The Raffle House prize draw to win a London home has been delayed by several months after insufficient ticket sales - a problem that has dogged house raffles around the country.
Which? looks at what this means for those who have already bought tickets, and whether house raffles are a fun way to house-hunt or a waste of money.
The prize draw was originally set to take place at the end of June, but entrants were sent an email this morning to inform them that this has now been delayed until 25 November.
In order to be able to sell the property and provide three runner-up prizes of £1,000 each, Raffle House has to sell 150,000 raffle tickets - and this target has not been met.
The terms and conditions of the draw give Raffle House the right to extend the date of the prize draw, as long as the new closing date is no later than six months after the originally specified date.
CEO of Raffle House Benno Spencer told us that, as this is a new venture, there was always going to be a period of time where Raffle House would be unsure of how long it would take to sell the requisite number of tickets.
He expressed confidence in selling enough tickets by the November deadline.
If, by the new closing date, the minimum number of entries is not met, then the competition will close and there will still be a draw.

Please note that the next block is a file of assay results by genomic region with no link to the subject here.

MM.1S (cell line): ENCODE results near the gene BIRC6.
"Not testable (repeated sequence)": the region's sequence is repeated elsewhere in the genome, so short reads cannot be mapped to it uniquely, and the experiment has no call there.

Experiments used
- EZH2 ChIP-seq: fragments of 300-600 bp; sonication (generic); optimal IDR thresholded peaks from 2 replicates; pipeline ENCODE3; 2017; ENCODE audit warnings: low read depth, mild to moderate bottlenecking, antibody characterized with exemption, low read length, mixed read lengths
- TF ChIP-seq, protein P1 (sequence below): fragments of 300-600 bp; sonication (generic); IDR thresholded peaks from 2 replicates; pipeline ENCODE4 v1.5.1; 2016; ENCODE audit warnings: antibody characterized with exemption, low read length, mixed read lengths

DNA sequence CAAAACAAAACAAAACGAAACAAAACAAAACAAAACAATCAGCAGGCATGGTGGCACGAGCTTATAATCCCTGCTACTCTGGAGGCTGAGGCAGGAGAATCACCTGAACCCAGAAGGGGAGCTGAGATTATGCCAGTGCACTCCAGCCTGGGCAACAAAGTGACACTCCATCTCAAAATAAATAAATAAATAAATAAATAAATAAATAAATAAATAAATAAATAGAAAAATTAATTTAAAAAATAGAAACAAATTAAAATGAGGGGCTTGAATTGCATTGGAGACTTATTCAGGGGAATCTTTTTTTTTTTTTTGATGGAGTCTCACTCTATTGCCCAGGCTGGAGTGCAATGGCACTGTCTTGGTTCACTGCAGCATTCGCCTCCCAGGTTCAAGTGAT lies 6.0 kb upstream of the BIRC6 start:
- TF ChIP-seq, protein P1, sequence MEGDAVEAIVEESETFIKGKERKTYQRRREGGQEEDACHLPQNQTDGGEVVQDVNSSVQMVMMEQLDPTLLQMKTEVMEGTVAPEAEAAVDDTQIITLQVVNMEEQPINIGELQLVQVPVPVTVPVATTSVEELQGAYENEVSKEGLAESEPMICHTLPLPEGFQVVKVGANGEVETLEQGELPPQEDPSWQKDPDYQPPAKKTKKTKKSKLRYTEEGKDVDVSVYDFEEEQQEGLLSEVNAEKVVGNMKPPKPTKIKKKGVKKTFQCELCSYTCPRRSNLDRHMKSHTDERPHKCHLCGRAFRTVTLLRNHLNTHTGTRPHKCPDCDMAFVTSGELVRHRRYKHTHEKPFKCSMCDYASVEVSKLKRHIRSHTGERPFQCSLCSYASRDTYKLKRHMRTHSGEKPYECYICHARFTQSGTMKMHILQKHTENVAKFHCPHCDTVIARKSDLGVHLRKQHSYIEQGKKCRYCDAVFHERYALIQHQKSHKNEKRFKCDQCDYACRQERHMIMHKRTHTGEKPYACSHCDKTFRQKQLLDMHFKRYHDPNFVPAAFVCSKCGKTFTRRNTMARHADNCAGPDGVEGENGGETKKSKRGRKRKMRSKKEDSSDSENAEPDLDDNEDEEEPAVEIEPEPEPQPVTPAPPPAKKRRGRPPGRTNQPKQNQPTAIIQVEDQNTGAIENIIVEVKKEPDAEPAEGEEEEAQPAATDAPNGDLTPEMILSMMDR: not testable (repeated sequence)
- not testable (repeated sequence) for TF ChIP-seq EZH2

In this case, the chosen winner could receive a cash prize instead of the property. This is likely to be less than the property value.
Alternatively, they could still receive the property, but without the 'discretionary prize bonus'. This refers to an additional sum of up to £42,000 that could be paid out in the event that is payable by the winner.
In this scenario, the winner would have to pay the stamp duty on the property they've won.
According to the website, similar properties in the area have sold for between £500,000 and £600,000 - so, on a conservative estimate, you could be on the hook for up to £15,000 in stamp duty (or £30,000 if you already own a home).
There is a lengthy history of raffles in the UK that have disappointed ticket buyers' expectations.
A spot-the-ball competition in Berkshire for a £3.5m family home was withdrawn, and the money refunded, after insufficient tickets were sold.
One raffle in Durham failed to sell 10,000 tickets at £5 each for a £43,000 property, and gave away a cash prize of £7,000 instead.
While winners aren't left empty-handed, taking home a much smaller cash prize is not quite the same as winning your dream home - and some may not have entered at all for such a comparatively low winning.
Property raffles are becoming increasingly popular, as many first-time buyers struggle to get on the property ladder.
In theory, if a raffle is withdrawn because of legal complications or failure to sell tickets, you should be entitled to a refund of your money.
But be wary of unscrupulous operators who may disappear with the proceeds.
If you're unsure whether or not you'd like to enter a property raffle in future, we've come up with some tips to bear in mind.
While these aren't legal guidelines, they could help you to decide whether to buy a ticket:
If you're hoping to become a homeowner, a raffle can be a bit of fun - but you should continue saving up for a deposit, and shop around to ensure you can secure the best mortgage deal.